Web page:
Flashcards in IAH Deck (207):
What is the plaque forming assay?
tissue culture assay for quantifying infectious virus
What is a focus assay?
Counting the areas where cells overgrow
What are the components of virion particle?
genome, enzmes, auxialry protein, structural proteins, attachment proteins, fusion proteins, membrane
What is the physiology of picornavirus?
icosahedral, ssRNA+, no lipid envelope, no tegmentum, pH stability: enterovirus ph3-9
rhino virus only ph6+
Polio infection vs. disease?
most were innapparent (asymptomatic)
mild illness-minor febrile illness
only 0.1-2% resulted in paralytic poliomyeltitis:
How was picornavirus diagnosed?
serologic, PCR, virus isolation from CSF, stool specimens and throat washing
Polio had three major epidemiological phases?
virus encountered at early age, high rate of sublinical infections, encounter at maternal antibodies
late 1800s, encounter virus at later age, bc of hygeine, increased paralytic incidence
few cases, all cases related to virus
Piolovirus produces how many proteins?
one protein, causes self limited proteases
How does poliovirus inject its +RNA genome into it?
injected after endocytosis, by utilizing hte capsid as an injection system
What is the physiology of adenovirus?
latent virus in adenoides and tonsils, 51 serotypes, causes gastrointestinal or respiratory disease,
What is adenovirus more dangerous in?
children and immunocompromised
How does adenovirus attach and entry?
viral surfing by attaching to myosin, enters through clathrin mediated endocytosis, viral fusion pore control
How is adenovirus shed from epithelial cells?
Enters throug apical end, shed on the basal side, and hte virus penton spike fiber disrupts adhesion gap junction to allow it back into the lumen
How do you quantify infectious virus?
focus forming assay
single-step growth curve
What are the basic steps in a viral life cycle?
attachment, penetration, uncoating, synthesis of components (synthesis of mRNA, translation of viral proteins, genomre replication),
assembly of viral components
What is virion attachment?
for both naked and envelopoed virus, a viral surface protein recognizes a receptor on the target cell
What is the receptor fro HIV?
Human CD4 on t cells
What is the receptor on cell for EBV?
Human complement receptor CD21
What is the receptor on cell for Rhinovirus?
What is the receptor on the cell for Influenza virus?
How do viruses cause disease?
Virus destruction of infected cells
viral modification of infected cell function
immune and inflammatory responses to virus infection
-immune-mediated damage or destruction
combination of several factors
What innate response from host defense is responsible for viral combat?
soluble mediators (IFNs, cyokines, chemokines; antiviral response within infected cell; make surrounding cells resistant to infection, recruit effector cells)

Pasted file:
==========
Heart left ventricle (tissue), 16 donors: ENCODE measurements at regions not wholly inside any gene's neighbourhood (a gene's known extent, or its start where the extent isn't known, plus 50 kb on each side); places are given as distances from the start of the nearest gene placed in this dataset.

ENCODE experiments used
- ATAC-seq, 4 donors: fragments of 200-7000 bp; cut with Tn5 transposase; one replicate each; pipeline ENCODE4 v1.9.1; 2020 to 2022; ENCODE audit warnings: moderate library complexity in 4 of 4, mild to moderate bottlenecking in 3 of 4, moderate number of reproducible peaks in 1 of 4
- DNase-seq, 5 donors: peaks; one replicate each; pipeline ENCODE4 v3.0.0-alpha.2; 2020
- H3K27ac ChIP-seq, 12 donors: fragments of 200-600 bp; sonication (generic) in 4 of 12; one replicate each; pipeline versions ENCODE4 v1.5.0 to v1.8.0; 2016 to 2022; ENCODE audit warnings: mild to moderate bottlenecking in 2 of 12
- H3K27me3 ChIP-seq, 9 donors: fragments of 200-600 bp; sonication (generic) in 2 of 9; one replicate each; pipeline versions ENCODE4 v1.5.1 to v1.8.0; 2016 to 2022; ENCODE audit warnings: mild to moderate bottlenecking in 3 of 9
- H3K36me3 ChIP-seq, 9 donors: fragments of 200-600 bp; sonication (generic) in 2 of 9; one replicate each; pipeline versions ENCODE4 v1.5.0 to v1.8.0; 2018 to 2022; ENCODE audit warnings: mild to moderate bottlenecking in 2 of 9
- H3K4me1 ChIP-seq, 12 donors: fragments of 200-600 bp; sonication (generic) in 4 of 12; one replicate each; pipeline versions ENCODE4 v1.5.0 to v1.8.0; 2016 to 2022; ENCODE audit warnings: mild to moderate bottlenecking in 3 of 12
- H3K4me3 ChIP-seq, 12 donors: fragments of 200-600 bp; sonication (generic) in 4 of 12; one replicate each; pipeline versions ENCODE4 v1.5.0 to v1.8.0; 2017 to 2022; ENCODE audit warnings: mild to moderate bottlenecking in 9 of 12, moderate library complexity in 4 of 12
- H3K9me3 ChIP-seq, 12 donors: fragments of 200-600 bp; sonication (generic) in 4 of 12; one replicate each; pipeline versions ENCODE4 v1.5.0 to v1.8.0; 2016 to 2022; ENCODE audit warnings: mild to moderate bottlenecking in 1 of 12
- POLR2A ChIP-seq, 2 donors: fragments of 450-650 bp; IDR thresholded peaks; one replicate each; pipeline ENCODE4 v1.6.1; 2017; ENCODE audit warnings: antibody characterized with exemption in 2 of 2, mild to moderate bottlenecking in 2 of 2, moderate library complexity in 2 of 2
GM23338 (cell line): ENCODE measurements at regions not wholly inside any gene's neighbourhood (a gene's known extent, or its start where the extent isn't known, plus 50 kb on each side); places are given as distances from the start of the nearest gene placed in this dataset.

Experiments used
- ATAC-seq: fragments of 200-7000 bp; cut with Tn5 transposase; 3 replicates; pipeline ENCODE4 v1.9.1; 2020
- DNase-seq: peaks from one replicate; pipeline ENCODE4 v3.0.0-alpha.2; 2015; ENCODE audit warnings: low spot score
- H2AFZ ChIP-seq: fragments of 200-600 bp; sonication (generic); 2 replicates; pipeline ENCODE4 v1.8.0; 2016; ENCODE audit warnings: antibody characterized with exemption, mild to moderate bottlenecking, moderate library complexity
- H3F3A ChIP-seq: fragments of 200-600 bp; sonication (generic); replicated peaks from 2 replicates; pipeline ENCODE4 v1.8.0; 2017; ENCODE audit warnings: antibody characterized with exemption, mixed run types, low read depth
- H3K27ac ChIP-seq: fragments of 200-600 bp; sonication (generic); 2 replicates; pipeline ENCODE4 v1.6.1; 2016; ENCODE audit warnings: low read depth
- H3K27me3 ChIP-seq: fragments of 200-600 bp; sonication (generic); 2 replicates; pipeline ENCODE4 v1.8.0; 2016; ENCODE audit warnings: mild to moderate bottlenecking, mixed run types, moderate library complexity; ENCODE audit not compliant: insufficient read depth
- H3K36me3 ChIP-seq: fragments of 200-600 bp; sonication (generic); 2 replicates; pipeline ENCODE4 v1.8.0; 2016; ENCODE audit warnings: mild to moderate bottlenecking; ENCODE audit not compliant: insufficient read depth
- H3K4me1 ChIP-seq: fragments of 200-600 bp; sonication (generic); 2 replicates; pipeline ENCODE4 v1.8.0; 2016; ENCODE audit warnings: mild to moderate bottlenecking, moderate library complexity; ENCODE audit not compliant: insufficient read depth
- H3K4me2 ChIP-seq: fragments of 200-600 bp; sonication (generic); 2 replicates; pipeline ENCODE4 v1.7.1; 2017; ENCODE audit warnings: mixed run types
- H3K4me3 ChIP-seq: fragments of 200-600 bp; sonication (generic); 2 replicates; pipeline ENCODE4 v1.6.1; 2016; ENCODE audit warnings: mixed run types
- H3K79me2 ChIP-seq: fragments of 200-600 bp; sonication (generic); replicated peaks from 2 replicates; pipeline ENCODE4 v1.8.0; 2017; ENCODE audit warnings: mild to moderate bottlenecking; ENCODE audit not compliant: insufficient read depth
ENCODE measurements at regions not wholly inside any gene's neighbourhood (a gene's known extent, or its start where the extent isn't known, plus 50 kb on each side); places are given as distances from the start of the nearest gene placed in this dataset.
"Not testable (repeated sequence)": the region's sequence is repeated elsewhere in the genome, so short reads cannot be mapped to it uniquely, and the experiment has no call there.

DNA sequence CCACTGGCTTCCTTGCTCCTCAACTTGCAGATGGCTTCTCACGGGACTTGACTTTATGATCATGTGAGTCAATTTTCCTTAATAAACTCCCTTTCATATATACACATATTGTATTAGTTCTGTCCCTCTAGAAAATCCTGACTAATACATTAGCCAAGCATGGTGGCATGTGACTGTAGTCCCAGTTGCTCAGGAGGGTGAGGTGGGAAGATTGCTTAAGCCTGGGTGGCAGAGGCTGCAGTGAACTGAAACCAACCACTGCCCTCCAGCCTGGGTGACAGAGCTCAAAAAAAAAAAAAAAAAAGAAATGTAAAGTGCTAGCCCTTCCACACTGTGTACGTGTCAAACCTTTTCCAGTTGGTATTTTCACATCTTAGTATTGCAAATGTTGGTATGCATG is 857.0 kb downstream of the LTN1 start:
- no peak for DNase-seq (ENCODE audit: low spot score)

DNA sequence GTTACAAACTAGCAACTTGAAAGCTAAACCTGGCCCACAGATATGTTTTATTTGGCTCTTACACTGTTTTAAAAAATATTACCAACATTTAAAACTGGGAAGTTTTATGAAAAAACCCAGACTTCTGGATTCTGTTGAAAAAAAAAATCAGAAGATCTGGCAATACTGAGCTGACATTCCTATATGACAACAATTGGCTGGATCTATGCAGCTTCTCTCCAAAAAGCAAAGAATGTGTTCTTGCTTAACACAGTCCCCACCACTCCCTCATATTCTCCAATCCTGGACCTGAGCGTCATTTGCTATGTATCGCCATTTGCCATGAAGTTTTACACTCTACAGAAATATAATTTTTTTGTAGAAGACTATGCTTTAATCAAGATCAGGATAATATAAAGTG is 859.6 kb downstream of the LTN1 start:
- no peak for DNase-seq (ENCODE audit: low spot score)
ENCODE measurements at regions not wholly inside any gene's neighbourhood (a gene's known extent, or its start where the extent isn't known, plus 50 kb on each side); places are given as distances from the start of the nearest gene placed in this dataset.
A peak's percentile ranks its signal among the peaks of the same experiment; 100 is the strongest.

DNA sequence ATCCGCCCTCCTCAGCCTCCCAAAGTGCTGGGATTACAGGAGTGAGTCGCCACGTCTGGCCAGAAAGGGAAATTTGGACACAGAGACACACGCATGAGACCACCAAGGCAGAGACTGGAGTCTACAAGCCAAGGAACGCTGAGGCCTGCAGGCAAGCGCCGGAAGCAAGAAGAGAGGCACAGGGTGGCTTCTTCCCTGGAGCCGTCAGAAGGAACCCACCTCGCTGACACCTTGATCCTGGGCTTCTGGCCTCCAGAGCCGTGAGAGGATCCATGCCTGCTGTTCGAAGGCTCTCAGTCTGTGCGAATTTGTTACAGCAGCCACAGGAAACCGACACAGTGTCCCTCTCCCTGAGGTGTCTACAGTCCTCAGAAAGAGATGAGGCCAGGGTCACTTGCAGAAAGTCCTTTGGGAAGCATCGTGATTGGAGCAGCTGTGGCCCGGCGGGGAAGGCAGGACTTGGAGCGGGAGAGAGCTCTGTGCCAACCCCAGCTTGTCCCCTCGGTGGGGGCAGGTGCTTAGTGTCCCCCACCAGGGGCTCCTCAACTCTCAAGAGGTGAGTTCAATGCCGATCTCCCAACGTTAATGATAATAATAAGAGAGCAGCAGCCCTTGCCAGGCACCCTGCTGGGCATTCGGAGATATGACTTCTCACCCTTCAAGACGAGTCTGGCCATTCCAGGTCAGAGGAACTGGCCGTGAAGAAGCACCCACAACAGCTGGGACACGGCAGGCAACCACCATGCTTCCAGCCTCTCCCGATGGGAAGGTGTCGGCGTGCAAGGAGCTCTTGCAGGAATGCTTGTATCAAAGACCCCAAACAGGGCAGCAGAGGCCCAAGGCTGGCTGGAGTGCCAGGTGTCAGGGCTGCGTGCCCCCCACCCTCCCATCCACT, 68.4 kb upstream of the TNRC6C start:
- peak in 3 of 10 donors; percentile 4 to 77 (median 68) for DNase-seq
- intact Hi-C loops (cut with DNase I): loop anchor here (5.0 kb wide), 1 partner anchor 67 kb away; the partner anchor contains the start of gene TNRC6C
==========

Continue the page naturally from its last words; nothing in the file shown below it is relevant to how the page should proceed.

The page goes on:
What is the humoral adaptive response is sued to combat viral infection?
neutralizing antibody: block attachment or entry
complement fixing antibody: lyse virions or infected cells
What is the cell-mediated adaptive response to combat viral infection?
MHC presentation of viral peptides killing of virus-infected cells by cytotoxic T cells
What are the characteristics of chronic virus infection?
Initial steps of infection similar to accute; however virus is not cleared. Initial robust immune response is subdued to prevent immunopathology; immune response of host set to a higher activation state overall
What is hte definition of a latent virus infection?
a viral cycle chaaracterized by minimal if any expression of a subset of viral genes and absence of lytic replication and infectious virion production
What is the prototype of latent virus infection?
What are the innate immunity to viral infection?
Patterns by PRRs
Type 1 IFN secretion
cytokines -- IL1, TNFalpha
NK cells- direct killing of virus-infected cells by NK cells and NK cell are a huge source of IFNgamma
What are the order of immune responses for innate reaction to innate immune response?
Production of IFNalpha, IFNbeta, TNFalpha, IL12 early 2 day peak
NK cell mediated killing 3 day peak
T cell medaited peak 6 to 10 days
What is exogenous IFNalpha used to treat?
chronic Hep C
tx melanoma, hairy cell leukemia, chronic myelogenous leukemia, Kaposi's sarcoma
What is exogenous IFN Beta used to treat?
used in treaatment of MS
Why is exogenous IFNgamma not used to treat disease?
limited clinical usefulness but side effects limit it's ability
What is PKR?
induced by IFN, protein kinase R
binds to ds RNA and becomes autophosphorylates; phosphorylates eIF-2alpha
What is OAS?
2'-5' Oligoadenylate synthetase it is also induced by IFN
catalyzes synthesis of oligo adenlyate and activates RNAse L- endoribonuclease
IFNalpha and IFNbeta induce the anti-viral state which leads to waht?
increase surface class 1MHC
increased NK cells
decrease viral protein synthesis
What is the role of TNF?
tumor necrosis factor; a pyrogen which can induce fever
produced by activated macrophages, cD4 T cells and NK cells
induces death signaling
What is the role of IL1beta?
a pyrogen-can induce fever
major pro inflammatory; produced and secreted by activated macrophages
What is IL6?
major pro-inflammatory cytokine
What is the role of NK cells?
kill targets after assessing the balance between inhibitory signals from class I molecules
activating signals from NK activating ligands
How are infected cells induced to undergo apoptosis?